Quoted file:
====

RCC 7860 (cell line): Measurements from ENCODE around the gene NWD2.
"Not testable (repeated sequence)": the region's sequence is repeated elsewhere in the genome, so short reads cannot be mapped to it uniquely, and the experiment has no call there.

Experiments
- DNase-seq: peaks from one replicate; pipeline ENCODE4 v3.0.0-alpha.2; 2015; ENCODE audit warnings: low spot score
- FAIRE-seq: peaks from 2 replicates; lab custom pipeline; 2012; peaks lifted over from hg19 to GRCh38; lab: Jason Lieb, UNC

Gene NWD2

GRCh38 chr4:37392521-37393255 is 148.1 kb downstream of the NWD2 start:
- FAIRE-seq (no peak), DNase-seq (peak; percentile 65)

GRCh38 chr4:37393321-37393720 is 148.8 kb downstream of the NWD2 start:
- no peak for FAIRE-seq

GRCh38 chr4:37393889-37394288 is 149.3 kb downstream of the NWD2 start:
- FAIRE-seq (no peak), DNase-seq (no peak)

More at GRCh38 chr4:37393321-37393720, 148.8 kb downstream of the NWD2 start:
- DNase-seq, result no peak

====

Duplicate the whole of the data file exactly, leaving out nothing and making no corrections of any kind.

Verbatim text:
RCC 7860 (cell line): Measurements from ENCODE around the gene NWD2.
"Not testable (repeated sequence)": the region's sequence is repeated elsewhere in the genome, so short reads cannot be mapped to it uniquely, and the experiment has no call there.

Experiments
- DNase-seq: peaks from one replicate; pipeline ENCODE4 v3.0.0-alpha.2; 2015; ENCODE audit warnings: low spot score
- FAIRE-seq: peaks from 2 replicates; lab custom pipeline; 2012; peaks lifted over from hg19 to GRCh38; lab: Jason Lieb, UNC

Gene NWD2

GRCh38 chr4:37392521-37393255 is 148.1 kb downstream of the NWD2 start:
- FAIRE-seq (no peak), DNase-seq (peak; percentile 65)

GRCh38 chr4:37393321-37393720 is 148.8 kb downstream of the NWD2 start:
- no peak for FAIRE-seq

GRCh38 chr4:37393889-37394288 is 149.3 kb downstream of the NWD2 start:
- FAIRE-seq (no peak), DNase-seq (no peak)

More at GRCh38 chr4:37393321-37393720, 148.8 kb downstream of the NWD2 start:
- DNase-seq, result no peak